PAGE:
Building a successful business doesn’t happen overnight, and there are often setbacks along the way. Similarly, gaining the trust and respect of a rescue pup may require an extended time frame. When I transitioned from a corporate job to starting my own business, it took a couple of years before I went from “feast or famine” mode to having a consistently full plate of work from clients. After adopting Lulu one year ago (she had two homes and was in residence at a rescue twice prior to coming to us), we’re still working on some trust and behavioral issues. Patience isn’t optional when raising a dog that has been through disruption and disappointment—nor is it optional when building a business.

 

  • You can’t get lazy.

Starting and running a business requires your energy and attention nearly all of the time. Likewise, pit bulls are of a breed that typically needs A LOT of exercise and mental stimulation. You need to stay motivated and put forth constant effort to make things work. Lulu needs miles of brisk walks each day, bouts of play when she can go “all out” to expend pent-up energy, and training exercises to stimulate her brain. Without those things, she becomes mischievous and less obedient, akin to a naughty toddler.

 

Similarly, your business will retaliate if you ignore its basic needs. Unless you tend to every aspect of running your company, you’ll eventually lose control.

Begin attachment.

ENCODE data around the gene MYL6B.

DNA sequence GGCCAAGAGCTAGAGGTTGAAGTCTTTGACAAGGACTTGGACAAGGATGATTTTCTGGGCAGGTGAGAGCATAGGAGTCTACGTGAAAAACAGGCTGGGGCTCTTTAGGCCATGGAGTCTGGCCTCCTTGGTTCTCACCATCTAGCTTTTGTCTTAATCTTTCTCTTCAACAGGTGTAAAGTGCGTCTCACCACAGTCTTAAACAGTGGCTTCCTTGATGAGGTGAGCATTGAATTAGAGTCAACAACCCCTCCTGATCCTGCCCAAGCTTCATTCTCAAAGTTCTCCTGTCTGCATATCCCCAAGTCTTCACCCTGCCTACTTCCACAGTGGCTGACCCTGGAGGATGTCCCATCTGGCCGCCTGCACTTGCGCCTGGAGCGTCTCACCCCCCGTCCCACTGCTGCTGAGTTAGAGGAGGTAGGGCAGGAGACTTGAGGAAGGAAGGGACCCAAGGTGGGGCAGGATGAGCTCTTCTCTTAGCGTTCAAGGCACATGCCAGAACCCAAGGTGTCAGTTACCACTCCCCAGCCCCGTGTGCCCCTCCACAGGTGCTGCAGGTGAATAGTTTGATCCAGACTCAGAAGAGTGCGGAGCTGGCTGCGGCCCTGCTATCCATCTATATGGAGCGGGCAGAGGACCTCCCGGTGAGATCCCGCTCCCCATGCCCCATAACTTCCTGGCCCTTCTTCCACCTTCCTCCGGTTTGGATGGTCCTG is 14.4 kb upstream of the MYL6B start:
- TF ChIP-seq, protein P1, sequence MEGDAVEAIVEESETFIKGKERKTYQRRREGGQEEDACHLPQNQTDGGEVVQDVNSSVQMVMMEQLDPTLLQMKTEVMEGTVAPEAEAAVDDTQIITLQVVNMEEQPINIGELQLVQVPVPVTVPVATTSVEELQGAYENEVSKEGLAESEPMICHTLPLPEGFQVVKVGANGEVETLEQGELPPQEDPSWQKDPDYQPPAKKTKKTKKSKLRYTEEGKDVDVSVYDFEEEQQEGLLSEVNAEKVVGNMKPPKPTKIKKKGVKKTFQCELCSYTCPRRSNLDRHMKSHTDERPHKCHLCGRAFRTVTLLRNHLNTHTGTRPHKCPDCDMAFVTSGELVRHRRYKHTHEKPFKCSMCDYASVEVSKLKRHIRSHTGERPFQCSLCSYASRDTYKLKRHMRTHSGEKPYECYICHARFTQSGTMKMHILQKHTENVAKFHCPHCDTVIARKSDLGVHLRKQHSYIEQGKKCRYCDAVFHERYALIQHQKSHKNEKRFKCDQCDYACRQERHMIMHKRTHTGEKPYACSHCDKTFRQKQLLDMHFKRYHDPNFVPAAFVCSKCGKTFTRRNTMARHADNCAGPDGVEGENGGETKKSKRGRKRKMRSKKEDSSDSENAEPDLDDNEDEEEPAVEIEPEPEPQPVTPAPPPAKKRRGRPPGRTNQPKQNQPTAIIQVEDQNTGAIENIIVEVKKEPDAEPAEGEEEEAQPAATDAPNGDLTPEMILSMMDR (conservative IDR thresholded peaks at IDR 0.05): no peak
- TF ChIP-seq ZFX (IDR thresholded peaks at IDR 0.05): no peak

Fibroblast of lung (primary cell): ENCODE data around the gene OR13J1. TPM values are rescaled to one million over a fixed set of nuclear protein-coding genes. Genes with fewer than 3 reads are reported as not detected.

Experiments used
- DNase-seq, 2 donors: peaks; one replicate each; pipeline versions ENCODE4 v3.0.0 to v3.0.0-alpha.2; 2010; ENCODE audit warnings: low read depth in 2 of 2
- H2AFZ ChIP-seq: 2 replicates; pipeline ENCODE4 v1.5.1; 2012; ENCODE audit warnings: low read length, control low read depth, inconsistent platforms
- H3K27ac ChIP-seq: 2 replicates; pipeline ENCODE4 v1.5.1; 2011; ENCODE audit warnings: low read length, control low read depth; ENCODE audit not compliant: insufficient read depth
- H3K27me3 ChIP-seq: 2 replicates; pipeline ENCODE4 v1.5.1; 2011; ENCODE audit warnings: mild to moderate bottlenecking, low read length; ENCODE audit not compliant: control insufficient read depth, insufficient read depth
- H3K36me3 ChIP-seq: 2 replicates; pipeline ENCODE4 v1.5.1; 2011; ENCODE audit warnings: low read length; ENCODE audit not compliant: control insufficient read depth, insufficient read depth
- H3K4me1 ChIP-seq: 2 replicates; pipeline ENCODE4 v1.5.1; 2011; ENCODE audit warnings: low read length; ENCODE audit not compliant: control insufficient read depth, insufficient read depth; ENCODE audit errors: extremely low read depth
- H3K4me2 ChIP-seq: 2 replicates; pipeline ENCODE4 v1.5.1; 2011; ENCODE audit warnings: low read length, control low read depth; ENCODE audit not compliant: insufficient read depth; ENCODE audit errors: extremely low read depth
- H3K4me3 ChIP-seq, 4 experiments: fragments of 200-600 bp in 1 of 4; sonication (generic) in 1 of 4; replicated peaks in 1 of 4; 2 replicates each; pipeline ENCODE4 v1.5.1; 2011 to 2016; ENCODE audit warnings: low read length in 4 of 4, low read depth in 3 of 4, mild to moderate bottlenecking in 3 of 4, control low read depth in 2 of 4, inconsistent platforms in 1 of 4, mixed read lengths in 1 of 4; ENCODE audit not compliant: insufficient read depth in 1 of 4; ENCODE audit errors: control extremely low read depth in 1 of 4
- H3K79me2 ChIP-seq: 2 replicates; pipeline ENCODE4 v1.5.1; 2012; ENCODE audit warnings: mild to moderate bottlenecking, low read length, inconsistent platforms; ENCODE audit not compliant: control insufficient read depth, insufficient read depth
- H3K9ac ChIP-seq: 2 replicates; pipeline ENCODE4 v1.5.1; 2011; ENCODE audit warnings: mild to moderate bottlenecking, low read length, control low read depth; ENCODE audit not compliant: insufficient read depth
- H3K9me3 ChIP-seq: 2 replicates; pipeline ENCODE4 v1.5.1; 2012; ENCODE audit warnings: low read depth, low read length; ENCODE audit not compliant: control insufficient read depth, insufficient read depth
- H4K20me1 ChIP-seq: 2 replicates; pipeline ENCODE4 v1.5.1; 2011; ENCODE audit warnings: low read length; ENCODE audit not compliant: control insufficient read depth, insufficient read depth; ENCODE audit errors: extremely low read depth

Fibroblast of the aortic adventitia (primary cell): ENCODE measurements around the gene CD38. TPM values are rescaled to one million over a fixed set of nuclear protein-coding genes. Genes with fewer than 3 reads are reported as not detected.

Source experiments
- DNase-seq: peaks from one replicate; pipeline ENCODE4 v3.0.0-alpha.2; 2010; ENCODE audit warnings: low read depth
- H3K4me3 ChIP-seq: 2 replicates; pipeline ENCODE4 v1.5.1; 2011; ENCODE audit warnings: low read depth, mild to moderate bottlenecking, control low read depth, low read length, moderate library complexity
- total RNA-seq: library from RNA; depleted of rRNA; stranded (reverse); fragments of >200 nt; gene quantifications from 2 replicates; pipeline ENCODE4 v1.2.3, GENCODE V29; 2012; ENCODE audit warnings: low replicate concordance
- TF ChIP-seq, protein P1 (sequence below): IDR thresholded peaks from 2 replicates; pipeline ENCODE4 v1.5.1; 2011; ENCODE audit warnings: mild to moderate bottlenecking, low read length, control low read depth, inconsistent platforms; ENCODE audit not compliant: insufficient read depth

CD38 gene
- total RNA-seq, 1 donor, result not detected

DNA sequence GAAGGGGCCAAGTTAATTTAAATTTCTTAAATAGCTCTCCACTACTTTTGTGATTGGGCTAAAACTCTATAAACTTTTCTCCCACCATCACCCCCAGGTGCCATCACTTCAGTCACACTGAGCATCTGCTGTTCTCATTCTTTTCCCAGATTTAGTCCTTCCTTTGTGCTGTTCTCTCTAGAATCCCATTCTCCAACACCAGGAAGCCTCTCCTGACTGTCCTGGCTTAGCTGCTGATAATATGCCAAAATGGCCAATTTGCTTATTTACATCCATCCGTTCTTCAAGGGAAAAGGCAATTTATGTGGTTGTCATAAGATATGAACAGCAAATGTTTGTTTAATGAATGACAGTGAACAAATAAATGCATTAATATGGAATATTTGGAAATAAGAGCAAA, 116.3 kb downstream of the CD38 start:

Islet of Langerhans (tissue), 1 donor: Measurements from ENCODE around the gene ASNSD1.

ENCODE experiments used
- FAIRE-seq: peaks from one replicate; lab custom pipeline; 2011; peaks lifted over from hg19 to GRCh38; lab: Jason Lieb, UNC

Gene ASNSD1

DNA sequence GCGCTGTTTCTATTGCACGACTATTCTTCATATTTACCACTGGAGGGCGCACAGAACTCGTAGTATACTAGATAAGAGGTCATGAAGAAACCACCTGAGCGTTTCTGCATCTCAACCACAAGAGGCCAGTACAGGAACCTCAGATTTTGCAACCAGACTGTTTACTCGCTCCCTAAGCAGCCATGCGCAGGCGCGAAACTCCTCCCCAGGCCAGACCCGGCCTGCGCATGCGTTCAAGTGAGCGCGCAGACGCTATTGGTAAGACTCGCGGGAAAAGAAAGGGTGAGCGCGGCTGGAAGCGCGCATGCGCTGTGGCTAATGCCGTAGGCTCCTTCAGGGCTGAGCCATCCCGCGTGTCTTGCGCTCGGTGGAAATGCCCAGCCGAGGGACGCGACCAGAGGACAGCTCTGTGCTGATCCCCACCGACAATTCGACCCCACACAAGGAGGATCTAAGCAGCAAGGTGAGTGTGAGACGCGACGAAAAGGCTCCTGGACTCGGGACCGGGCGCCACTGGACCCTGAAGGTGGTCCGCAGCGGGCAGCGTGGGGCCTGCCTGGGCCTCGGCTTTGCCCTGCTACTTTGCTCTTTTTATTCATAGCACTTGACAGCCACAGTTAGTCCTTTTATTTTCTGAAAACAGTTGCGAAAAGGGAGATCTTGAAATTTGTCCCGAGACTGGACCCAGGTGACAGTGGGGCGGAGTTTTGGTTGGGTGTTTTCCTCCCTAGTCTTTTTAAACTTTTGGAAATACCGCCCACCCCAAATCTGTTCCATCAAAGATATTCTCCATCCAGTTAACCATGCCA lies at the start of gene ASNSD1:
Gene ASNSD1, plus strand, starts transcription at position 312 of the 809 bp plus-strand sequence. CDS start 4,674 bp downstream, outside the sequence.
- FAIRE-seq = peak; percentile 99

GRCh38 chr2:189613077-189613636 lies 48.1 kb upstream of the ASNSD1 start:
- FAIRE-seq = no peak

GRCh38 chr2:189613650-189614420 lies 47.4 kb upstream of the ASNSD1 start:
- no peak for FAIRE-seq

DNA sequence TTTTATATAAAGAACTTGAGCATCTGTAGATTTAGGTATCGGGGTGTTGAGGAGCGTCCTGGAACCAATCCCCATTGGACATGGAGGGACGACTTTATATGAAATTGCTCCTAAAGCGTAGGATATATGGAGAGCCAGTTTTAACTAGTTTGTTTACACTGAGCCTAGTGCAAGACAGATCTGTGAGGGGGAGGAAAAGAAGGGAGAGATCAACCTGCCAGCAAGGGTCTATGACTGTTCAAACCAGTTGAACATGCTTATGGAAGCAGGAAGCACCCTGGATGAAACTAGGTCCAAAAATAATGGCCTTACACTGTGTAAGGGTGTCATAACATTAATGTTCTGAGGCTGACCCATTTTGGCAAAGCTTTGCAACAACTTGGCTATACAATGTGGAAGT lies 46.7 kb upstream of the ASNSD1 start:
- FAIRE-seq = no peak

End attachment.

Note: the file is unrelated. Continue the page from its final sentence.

• Bad behavior, if not corrected, could come back to bite you.

I don’t mean that literally. Pit bulls get a bad rap even though they ranked 4th among 122 different canine breeds in temperament testing by the American Temperament Test Society, Inc. But I digress.

 

With Lulu, I’ve learned that consistently reinforcing good behavior and discouraging what isn’t desirable has helped her gain more self-control and confidence in stressful or overstimulating situations. Mixed messages don’t work when training rescue dogs—and they don’t work in business either. If you pick up bad habits and don’t make the effort to follow through on what you begin, you’ll either miss—or screw up—opportunities. Exercising self-discipline and setting ground rules are the keys to accomplishing your goals.

 

  • You might bite off more than you can chew if you don’t do some research first.

Although I’ve always had dogs as part of my family, Lulu is my first pit bull. Because her breed is so widely misunderstood, adopting her brought with it a higher level of responsibility than if we had rescued a different type of dog. Thankfully, we took some time to educate ourselves about pit bulls before jumping in and bringing her home. Oh, we still met some surprises and challenges, but having a foundation of knowledge and understanding has definitely helped us.